Subcutaneous fat necrosis of the newborn with severe hypercalcemia in an infant
How to cite this article: George A, Yadav J, Dayal D. Subcutaneous fat necrosis of the newborn with severe hypercalcemia in an infant. J Pediatr Endocrinol Diabetes 2023;3:82-3.
A 7-week-old male infant presented with erythematous skin nodules and hypercalcemia. The baby was diagnosed with subcutaneous fat necrosis of the newborn. The baby was managed with analgesics and various calcium-lowering measures.
A 7-week-old boy presented with distinct erythematous and indurated and tender nodules on the upper trunk and limbs noted from birth, along with vomiting from the 4th week of life [Figure 1]. He was born at term to a primigravida mother by an emergency cesarean section performed in view of antenatal oligohydramnios, with subsequent birth asphyxia necessitating 7-day ventilation. Episodes of vomiting and constipation prompted assessment, revealing hypercalcemia (serum calcium 22 mg/dL), leading to a referral for further management. The evaluation showed low vitamin D (3 ng/mL, normal >20), elevated 1,25-dihydroxyvitamin D (>200 pg/mL, normal 34.8–88.8), and suppressed parathyroid hormone (1.14 pg/mL, normal 15–65). A diagnosis of subcutaneous fat necrosis (SCFN) was established in the context of characteristic skin lesions, hypercalcemia, hypercalciuria, and nephrocalcinosis. The baby was managed with intravenous hydration, furosemide, subcutaneous calcitonin, and bisphosphonates (pamidronate 1 mg/kg). On follow-up, the lesions gradually resolved, and his calcium levels (10 mg/dL) returned to normal.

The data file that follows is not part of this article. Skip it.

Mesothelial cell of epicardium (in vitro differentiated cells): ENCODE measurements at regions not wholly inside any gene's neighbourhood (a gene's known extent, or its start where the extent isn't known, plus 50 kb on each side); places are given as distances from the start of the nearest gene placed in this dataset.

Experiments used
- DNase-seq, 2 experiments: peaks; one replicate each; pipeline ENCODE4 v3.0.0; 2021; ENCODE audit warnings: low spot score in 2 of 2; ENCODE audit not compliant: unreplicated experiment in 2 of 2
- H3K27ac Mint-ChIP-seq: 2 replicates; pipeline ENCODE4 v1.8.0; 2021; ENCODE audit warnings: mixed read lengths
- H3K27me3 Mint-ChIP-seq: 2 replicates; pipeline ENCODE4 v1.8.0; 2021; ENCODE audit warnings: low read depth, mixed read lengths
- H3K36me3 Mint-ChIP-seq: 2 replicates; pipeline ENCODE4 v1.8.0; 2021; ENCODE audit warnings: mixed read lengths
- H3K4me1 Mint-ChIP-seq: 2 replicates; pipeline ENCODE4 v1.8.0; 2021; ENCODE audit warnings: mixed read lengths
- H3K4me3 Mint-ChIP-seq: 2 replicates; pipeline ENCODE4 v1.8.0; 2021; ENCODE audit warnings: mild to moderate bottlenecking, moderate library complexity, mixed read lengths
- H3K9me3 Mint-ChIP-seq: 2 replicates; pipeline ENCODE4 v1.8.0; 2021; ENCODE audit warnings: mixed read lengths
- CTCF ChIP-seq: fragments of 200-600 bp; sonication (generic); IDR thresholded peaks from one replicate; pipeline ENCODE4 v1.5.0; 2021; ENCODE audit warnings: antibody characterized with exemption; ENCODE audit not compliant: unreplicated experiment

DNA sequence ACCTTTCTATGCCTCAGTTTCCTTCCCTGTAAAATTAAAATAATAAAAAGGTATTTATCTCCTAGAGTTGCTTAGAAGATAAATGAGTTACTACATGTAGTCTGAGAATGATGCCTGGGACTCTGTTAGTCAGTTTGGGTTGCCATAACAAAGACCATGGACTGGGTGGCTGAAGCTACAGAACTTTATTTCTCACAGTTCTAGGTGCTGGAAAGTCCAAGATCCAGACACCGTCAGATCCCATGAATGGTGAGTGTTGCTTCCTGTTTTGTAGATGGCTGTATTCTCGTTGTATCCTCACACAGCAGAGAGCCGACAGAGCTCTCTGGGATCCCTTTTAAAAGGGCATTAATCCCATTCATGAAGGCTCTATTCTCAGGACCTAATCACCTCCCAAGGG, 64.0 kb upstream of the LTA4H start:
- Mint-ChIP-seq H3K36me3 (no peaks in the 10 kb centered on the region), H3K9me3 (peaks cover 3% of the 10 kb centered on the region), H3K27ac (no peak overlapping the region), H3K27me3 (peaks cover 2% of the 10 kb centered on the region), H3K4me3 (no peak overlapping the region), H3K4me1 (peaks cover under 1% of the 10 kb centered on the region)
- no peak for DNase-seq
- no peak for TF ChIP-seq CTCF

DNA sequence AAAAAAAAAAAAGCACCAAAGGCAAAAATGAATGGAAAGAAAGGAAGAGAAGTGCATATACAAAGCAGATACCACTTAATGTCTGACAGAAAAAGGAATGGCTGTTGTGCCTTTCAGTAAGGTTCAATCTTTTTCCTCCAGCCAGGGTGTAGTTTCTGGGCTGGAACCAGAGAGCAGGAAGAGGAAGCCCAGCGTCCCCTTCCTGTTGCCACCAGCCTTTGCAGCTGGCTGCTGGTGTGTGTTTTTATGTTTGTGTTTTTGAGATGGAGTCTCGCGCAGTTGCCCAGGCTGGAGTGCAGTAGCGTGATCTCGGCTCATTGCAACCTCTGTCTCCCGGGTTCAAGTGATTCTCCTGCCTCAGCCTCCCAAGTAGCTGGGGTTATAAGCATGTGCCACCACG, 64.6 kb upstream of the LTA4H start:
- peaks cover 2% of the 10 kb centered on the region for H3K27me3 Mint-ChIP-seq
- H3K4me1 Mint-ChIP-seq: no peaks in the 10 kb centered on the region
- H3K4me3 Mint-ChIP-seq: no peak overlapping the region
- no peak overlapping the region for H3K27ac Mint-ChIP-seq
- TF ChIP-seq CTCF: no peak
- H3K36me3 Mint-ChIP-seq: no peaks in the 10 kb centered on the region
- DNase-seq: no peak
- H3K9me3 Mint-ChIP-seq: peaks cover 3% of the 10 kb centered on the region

SCFN is a rare panniculitis that harbors 1-alpha-hydroxylase activity. Pre-eclampsia, diabetes mellitus in the mother, cord around the neck, hypothyroidism, cord prolapse, birth asphyxia, and therapeutic hypothermia are common risk factors. It presents with painful erythematous lesions, hypoglycemia, thrombocytopenia, and hypercalcemia. Management of pain and hypercalcemia with analgesics, hyperhydration, diuretics, calcitonin, and bisphosphonates is the crux of care.[1,2]
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